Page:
Parents, have you ever heard of a Juul? Hint: It’s not the shiny little ornament in a necklace or bracelet.
Juul is an increasingly popular device used in vaping, the act of inhaling aerosol (or what teens call “vapor”) from an electronic cigarette. It can be very harmful to your health – and definitely should be avoided by young persons.
An alarming fact is that vaping has increased by nearly 900 percent among high school students in recent years, according to New Scientist magazine. In addition, research shows that 40 percent of high school students have tried a vape at some point.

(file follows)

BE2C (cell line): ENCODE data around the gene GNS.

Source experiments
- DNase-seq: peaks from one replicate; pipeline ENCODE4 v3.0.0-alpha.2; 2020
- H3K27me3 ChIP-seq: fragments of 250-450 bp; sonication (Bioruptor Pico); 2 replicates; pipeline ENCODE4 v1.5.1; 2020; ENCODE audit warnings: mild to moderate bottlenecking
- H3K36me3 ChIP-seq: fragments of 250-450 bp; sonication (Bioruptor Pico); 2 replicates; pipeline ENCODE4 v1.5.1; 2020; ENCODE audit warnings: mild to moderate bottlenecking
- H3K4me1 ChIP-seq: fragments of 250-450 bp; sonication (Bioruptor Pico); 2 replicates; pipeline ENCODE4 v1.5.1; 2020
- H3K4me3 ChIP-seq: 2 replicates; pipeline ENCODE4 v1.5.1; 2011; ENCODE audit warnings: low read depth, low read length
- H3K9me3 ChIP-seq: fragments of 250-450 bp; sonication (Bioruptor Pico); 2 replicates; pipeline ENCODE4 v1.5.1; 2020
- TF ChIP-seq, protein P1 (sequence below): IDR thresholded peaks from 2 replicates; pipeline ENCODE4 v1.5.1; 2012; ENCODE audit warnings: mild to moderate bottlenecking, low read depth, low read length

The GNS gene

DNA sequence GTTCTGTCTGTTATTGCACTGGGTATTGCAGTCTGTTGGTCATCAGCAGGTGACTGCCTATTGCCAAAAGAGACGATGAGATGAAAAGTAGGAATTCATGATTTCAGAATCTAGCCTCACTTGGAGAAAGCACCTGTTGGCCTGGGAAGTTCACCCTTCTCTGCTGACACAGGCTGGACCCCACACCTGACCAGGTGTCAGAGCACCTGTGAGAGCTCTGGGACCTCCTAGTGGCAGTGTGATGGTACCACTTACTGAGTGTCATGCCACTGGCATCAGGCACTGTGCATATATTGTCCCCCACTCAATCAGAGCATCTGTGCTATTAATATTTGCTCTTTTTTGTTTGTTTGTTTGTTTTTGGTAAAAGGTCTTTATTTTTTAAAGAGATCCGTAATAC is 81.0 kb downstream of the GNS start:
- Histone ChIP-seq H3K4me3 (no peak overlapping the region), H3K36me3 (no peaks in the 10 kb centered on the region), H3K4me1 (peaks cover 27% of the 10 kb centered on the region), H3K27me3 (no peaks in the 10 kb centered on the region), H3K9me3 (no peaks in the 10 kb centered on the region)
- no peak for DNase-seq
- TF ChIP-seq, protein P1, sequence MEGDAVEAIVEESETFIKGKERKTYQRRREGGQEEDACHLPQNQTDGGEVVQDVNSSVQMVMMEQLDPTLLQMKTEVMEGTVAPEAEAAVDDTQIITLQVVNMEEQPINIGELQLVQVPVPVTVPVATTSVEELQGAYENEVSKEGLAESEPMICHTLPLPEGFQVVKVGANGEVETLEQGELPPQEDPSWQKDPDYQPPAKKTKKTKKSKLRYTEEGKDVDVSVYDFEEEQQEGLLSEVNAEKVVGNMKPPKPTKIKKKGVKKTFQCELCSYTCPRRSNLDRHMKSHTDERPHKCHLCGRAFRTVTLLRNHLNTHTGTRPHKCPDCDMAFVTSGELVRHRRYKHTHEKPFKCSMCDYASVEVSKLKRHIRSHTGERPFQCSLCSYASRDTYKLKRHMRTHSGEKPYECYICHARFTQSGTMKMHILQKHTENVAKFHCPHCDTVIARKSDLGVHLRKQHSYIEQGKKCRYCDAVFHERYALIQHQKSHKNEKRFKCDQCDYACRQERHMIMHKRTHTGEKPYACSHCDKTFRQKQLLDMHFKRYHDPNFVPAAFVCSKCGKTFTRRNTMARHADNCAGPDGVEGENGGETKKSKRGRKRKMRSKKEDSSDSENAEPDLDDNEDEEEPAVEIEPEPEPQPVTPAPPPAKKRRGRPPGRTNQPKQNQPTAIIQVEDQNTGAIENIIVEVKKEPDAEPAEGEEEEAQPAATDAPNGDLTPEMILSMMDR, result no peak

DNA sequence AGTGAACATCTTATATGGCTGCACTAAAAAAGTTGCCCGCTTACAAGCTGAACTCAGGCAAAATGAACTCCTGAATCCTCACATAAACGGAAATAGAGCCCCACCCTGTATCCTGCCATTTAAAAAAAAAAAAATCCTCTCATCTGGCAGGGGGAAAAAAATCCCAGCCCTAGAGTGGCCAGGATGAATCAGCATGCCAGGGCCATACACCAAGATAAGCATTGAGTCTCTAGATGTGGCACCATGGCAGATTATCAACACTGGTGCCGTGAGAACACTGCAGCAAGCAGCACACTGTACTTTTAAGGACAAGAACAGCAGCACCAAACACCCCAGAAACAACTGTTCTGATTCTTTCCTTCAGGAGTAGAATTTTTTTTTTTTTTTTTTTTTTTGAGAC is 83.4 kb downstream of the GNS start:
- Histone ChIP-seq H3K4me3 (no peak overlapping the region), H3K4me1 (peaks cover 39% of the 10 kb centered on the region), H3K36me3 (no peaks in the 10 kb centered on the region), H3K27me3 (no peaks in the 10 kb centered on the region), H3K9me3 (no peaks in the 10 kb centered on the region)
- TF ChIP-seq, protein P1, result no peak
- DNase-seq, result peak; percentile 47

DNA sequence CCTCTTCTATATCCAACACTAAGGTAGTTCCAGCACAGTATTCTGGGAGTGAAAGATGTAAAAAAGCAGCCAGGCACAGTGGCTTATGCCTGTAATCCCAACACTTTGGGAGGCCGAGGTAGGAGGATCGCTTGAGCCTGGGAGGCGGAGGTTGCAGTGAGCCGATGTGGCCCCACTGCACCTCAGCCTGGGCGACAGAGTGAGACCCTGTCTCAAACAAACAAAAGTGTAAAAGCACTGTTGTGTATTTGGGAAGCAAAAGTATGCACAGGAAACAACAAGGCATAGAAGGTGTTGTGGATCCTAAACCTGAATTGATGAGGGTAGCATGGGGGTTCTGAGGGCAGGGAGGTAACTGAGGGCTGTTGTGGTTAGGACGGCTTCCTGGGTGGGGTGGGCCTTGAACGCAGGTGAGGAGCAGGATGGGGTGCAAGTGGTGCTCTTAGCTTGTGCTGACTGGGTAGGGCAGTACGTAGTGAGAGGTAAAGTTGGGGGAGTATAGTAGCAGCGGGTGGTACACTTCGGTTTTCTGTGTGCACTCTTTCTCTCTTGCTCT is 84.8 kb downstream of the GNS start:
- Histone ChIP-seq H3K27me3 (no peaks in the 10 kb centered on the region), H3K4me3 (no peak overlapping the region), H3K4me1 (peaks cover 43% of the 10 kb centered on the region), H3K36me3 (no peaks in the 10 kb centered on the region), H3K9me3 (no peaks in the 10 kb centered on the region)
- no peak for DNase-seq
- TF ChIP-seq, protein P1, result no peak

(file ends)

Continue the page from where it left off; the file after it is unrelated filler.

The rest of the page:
A vape brand, Juul has become so widespread that many high schoolers now refer to vaping as “Juuling.”
How to spot it
A “Juul” resembles a long USB drive device with a green light placed in the center. Available in a plethora of vinyl skins, Juuls are rechargeable through a USB port on your computer. Juuls and other vapes do not require FDA approval even though the vapor may contain traces of over thirty-one harmful chemicals, including heavy concentrations of nicotine.
Vaping can cause acute respiratory distress syndrome, asthma attacks, severe allergic reactions, nicotine addiction, and even potential third-degree burns from battery explosions. Be pro-active and encourage an open dialogue with your children about the negative impact of vaping. Educate them about the dangers of Juuls and vaping – and discourage them from experimenting or ever using.